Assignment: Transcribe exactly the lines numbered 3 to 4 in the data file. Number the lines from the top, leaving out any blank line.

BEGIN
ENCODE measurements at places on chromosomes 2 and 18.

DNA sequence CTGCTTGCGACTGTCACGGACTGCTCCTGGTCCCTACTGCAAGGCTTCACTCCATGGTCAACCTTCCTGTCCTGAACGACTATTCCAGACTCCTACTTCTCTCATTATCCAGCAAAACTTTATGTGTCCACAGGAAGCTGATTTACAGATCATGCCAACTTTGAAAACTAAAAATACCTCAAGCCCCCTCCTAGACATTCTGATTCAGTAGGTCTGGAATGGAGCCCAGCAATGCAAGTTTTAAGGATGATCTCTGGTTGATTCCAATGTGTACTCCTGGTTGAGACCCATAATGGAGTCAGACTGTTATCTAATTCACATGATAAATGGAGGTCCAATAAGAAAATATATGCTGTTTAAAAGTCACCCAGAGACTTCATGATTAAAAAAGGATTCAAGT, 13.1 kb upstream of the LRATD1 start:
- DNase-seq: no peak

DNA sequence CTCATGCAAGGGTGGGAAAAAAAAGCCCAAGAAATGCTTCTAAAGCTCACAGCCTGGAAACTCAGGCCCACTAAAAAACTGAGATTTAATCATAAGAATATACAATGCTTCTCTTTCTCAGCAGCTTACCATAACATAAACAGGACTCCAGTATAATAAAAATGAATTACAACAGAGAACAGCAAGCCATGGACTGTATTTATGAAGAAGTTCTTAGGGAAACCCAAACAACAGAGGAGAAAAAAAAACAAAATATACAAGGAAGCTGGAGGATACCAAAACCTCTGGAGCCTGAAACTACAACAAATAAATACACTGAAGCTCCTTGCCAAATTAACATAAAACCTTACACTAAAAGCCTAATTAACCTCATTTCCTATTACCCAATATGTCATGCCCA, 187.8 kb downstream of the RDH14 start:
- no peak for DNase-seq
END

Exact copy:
- DNase-seq: no peak

DNA sequence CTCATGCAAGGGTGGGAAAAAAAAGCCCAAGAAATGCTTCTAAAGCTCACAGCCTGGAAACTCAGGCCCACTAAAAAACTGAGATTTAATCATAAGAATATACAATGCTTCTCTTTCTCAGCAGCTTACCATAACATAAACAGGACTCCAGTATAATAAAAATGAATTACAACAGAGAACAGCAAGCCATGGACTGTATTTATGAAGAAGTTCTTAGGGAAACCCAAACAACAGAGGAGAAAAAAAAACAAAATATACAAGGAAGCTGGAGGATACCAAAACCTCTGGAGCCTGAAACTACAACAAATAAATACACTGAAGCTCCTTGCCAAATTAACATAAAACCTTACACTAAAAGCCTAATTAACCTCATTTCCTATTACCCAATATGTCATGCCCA, 187.8 kb downstream of the RDH14 start: